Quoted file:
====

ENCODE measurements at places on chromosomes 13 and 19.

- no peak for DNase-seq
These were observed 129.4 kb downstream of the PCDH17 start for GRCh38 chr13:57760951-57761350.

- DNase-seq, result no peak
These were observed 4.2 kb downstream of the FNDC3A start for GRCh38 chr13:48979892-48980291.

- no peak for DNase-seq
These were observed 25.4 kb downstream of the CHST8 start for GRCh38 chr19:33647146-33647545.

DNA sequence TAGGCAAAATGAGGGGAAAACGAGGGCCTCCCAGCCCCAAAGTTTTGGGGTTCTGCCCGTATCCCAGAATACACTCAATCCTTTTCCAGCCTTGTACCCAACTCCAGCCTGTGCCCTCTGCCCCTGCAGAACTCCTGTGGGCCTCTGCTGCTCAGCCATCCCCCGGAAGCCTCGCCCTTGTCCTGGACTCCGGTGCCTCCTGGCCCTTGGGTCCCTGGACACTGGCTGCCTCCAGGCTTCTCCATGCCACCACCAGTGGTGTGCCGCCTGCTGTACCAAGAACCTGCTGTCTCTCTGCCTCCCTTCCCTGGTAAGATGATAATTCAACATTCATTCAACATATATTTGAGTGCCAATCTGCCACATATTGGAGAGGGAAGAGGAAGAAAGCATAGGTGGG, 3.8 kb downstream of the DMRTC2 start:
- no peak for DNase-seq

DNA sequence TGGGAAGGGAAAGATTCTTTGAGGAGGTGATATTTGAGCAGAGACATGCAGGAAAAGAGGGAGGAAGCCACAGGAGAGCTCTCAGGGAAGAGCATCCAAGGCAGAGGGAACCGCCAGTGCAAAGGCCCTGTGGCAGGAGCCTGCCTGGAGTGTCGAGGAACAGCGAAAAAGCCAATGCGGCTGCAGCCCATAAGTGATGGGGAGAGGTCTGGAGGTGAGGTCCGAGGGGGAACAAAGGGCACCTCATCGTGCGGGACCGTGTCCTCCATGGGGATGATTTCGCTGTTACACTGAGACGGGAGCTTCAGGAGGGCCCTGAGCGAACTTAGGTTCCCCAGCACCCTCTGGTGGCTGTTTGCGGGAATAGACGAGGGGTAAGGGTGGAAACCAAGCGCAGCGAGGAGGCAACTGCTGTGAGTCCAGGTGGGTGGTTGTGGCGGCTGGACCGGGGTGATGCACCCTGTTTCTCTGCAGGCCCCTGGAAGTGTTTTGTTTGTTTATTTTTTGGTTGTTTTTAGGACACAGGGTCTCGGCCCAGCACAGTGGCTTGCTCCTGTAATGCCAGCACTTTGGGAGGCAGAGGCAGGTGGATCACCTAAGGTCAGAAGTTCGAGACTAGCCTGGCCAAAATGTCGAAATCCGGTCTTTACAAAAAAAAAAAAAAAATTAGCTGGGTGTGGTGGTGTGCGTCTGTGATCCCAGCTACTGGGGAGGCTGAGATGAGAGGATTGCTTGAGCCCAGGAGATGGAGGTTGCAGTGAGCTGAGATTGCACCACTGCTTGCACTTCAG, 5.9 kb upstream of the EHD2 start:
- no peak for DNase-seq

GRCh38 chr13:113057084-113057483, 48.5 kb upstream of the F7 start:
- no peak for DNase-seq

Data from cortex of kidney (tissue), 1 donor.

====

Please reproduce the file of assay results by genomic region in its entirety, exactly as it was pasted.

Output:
ENCODE measurements at places on chromosomes 13 and 19.

- no peak for DNase-seq
These were observed 129.4 kb downstream of the PCDH17 start for GRCh38 chr13:57760951-57761350.

- DNase-seq, result no peak
These were observed 4.2 kb downstream of the FNDC3A start for GRCh38 chr13:48979892-48980291.

- no peak for DNase-seq
These were observed 25.4 kb downstream of the CHST8 start for GRCh38 chr19:33647146-33647545.

DNA sequence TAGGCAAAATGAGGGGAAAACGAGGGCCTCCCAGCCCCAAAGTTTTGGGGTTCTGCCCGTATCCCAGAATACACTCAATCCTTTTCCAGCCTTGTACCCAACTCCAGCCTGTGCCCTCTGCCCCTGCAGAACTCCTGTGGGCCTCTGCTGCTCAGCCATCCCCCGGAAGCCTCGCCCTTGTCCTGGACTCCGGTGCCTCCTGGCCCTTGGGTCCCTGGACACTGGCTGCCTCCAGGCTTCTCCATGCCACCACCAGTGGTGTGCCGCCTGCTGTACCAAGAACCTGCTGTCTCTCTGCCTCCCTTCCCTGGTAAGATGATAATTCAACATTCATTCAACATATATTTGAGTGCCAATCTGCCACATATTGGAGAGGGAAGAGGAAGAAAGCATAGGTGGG, 3.8 kb downstream of the DMRTC2 start:
- no peak for DNase-seq

DNA sequence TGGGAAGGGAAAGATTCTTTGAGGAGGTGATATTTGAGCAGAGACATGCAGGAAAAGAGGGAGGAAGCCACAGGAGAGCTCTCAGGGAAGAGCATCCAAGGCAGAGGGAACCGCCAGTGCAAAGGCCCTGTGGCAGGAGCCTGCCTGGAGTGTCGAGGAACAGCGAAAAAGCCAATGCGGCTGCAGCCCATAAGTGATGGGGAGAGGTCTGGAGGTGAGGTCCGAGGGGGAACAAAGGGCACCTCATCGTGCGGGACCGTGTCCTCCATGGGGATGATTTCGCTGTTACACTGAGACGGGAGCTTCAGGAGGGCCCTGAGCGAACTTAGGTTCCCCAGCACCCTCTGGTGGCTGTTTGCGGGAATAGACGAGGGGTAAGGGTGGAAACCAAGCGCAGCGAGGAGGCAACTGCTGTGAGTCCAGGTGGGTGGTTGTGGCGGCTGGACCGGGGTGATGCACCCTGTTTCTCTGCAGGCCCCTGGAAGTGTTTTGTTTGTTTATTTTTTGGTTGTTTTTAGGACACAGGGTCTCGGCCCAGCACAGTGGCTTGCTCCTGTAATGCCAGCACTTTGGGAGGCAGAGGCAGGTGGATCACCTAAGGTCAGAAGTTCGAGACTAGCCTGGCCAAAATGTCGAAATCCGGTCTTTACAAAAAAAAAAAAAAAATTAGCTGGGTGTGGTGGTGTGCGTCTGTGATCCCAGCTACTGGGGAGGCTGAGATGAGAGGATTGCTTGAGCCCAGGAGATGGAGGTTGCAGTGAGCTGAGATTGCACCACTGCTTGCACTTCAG, 5.9 kb upstream of the EHD2 start:
- no peak for DNase-seq

GRCh38 chr13:113057084-113057483, 48.5 kb upstream of the F7 start:
- no peak for DNase-seq

Data from cortex of kidney (tissue), 1 donor.